Christ the King Catholic Church
Each year on the Second Sunday of Lent the Church presents us with the story of the Transfiguration of Christ. Jesus takes three of his closest disciples up a mountain and, there, he is transfigured before their eyes. They see the glory of God in Jesus. They see his divinity. They understand that there is more to Jesus than meets the eye.
Up until this time, people had suspected that Jesus was more than just another itinerant preacher from Nazareth. People listened to him as he preached, and they said that no one had spoken like this before. Especially when he spoke of God, there was something different, very different about Jesus. He didn't speak like the Scribes and the Pharisees. When he performed miracles, when he healed the sick, when he gave sight to the blind, when he raised people from the dead, people asked, "Where did he get all this from?"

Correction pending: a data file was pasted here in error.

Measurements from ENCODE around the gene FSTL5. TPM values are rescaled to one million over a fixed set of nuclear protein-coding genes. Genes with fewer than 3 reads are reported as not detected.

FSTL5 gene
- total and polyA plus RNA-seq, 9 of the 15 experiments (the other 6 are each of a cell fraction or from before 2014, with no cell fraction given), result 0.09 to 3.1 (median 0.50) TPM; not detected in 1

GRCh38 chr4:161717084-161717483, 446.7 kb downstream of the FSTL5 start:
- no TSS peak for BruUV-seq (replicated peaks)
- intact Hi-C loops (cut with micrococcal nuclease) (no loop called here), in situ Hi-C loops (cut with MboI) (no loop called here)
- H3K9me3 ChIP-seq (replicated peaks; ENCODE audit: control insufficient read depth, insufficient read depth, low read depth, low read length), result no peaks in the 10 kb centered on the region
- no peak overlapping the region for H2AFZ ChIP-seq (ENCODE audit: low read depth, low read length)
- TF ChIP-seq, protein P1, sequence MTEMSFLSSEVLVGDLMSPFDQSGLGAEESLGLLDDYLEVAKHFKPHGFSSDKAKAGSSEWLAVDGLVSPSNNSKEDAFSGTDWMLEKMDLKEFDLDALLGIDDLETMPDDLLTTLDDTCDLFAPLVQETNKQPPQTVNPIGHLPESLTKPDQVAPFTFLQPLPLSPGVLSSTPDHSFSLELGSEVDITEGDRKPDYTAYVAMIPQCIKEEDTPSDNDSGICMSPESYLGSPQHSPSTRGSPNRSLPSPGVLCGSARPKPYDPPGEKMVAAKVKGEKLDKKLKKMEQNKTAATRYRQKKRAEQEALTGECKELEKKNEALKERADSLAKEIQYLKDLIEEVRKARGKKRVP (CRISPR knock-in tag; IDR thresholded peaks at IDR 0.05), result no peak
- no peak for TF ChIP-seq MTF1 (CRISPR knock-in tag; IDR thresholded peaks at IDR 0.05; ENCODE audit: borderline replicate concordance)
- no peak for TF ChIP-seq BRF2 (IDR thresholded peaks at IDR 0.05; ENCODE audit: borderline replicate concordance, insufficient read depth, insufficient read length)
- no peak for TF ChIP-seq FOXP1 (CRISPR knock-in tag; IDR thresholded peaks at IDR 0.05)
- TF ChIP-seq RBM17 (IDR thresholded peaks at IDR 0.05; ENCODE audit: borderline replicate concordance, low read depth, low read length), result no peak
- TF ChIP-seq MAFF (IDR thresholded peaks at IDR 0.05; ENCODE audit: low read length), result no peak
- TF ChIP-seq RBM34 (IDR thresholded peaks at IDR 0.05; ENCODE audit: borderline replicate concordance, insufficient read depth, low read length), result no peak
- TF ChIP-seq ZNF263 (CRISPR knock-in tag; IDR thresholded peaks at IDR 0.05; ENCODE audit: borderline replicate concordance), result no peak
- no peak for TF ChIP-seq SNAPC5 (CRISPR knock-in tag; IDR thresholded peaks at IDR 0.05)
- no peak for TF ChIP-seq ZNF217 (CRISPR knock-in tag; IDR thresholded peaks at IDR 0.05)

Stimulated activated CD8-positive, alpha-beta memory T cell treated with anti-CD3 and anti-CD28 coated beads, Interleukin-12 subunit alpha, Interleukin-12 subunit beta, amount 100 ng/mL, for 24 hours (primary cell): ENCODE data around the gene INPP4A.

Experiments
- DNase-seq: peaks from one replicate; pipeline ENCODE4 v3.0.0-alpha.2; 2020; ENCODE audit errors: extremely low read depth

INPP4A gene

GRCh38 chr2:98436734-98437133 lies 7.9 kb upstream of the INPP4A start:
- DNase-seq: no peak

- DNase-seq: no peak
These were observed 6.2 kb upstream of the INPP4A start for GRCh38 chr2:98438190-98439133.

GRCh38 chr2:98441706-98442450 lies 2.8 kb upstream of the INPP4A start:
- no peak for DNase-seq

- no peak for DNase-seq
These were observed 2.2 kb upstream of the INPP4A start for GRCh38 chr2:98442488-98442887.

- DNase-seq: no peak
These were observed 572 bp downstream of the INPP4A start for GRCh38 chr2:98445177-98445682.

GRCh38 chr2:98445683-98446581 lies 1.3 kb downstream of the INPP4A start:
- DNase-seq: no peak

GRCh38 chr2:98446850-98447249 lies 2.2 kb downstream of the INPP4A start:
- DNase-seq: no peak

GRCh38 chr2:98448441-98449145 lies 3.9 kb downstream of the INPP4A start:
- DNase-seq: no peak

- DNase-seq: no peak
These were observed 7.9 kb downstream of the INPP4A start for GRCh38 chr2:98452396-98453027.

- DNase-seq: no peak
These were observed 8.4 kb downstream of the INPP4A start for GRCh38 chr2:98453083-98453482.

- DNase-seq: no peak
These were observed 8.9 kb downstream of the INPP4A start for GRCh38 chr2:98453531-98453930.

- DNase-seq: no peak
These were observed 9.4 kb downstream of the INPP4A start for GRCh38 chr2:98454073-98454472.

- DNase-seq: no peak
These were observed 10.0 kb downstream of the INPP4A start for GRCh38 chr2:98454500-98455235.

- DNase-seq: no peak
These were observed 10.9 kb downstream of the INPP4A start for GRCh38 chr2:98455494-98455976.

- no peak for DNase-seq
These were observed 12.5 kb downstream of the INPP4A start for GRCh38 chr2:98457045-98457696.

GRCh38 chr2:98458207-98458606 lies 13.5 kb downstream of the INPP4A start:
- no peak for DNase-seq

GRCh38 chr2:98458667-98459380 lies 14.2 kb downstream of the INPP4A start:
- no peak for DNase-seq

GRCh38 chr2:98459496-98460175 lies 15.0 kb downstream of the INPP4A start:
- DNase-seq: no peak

Peter, James, John and the Apostles were with him through it all. In fact, in the passage of the Gospel just before today's passage, Jesus had asked the Apostles who people said that he was. And they responded by saying that some said he was Elijah or John the Baptist or one of the prophets. And then Jesus asked the Apostles, "Who do you say that I am?" Peter steps up and says, "You are the Christ, the Son of the living God."
And yet, when Jesus told them that the Messiah would suffer and die and only then be raised on the third day, Peter's faith faltered.
So now Jesus takes three of the Apostles up a mountain and, while he is at prayer, he is transfigured. His clothes become dazzlingly white, and he is seen in conversation with Moses and Elijah. Moses, the lawgiver, and Elijah, the great spokesperson of God in the Old Testament converse with Jesus.